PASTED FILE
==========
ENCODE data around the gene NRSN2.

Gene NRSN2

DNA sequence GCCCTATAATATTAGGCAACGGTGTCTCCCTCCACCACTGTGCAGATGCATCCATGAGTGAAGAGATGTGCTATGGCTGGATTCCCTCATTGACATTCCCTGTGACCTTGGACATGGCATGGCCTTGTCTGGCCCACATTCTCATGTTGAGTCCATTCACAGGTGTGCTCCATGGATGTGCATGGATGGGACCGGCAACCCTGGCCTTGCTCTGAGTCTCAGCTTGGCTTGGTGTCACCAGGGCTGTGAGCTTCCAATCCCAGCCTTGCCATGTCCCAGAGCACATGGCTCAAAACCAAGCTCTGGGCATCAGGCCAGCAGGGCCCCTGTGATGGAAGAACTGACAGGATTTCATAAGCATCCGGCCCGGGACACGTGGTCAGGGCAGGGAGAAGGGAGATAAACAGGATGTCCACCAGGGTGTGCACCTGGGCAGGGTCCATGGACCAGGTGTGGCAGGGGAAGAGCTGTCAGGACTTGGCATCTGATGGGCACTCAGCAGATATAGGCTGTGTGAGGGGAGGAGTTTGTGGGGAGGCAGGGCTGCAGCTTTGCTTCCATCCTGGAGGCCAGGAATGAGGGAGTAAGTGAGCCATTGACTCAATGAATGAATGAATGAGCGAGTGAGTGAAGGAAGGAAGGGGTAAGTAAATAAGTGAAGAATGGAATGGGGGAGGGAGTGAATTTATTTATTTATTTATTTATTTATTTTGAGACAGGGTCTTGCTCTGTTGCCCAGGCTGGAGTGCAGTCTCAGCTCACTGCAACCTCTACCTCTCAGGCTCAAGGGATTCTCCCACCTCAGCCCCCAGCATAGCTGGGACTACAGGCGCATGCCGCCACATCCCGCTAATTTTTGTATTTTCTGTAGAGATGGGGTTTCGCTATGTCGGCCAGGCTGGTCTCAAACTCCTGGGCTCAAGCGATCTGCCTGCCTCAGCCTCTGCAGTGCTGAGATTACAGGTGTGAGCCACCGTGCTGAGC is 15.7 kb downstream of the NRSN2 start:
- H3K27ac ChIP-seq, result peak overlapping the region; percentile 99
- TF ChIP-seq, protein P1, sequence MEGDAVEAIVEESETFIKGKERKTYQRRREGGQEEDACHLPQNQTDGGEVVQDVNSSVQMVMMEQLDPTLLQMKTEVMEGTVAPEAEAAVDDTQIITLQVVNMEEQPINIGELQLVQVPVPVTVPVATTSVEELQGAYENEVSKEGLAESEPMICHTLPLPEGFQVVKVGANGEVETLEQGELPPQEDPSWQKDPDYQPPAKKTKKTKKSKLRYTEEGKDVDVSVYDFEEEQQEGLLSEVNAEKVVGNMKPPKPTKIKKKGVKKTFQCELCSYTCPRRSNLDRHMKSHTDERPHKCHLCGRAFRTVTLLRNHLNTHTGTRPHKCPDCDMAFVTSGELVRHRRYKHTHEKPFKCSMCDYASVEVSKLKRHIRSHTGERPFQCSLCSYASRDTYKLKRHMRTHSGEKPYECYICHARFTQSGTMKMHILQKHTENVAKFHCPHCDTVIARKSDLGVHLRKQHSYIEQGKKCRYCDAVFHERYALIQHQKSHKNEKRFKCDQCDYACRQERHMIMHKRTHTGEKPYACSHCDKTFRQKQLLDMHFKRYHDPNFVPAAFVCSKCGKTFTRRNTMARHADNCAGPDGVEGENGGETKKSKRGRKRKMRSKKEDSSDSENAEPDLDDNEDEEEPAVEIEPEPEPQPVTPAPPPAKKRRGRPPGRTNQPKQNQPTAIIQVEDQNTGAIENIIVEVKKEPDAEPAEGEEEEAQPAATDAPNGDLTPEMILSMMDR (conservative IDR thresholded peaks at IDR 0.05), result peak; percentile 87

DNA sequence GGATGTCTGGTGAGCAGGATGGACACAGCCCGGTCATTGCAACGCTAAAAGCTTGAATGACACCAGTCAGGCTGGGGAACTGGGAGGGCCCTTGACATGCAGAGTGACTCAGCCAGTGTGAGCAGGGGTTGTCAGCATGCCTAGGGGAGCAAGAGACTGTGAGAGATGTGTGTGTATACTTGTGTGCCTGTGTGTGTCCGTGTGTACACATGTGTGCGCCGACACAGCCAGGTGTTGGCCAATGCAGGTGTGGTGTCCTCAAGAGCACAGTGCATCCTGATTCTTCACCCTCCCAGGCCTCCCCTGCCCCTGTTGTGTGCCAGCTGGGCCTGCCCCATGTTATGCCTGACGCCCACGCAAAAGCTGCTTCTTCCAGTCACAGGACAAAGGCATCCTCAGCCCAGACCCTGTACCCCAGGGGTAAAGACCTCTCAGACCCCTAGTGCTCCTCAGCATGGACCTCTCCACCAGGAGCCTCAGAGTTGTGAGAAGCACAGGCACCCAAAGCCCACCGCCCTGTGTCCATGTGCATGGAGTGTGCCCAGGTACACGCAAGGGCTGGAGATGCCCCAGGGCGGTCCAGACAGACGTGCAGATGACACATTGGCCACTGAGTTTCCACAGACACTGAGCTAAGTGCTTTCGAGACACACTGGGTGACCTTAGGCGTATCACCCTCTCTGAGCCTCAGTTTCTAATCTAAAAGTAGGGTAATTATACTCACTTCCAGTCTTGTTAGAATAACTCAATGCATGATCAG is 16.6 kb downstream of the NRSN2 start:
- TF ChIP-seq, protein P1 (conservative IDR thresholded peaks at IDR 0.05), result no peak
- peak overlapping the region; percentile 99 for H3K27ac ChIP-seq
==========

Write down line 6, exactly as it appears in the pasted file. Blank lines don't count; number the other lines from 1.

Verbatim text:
DNA sequence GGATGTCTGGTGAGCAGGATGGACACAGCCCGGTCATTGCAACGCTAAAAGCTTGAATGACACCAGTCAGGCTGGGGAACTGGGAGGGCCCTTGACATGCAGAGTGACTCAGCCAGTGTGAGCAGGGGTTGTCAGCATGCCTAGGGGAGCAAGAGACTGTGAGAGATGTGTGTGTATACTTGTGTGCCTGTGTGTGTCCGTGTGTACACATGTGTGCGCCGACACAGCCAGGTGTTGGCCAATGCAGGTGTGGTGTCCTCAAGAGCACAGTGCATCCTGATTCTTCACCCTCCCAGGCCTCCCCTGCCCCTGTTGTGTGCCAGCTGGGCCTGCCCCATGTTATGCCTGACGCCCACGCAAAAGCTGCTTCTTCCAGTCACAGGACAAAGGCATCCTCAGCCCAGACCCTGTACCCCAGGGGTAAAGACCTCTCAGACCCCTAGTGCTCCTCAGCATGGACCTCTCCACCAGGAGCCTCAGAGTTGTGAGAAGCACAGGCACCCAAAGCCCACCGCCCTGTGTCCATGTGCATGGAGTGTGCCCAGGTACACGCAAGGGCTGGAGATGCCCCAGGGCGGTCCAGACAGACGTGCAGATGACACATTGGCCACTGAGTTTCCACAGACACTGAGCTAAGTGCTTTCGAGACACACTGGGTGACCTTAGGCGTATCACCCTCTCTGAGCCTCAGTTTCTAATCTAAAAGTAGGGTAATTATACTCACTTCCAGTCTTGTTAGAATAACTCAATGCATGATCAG is 16.6 kb downstream of the NRSN2 start: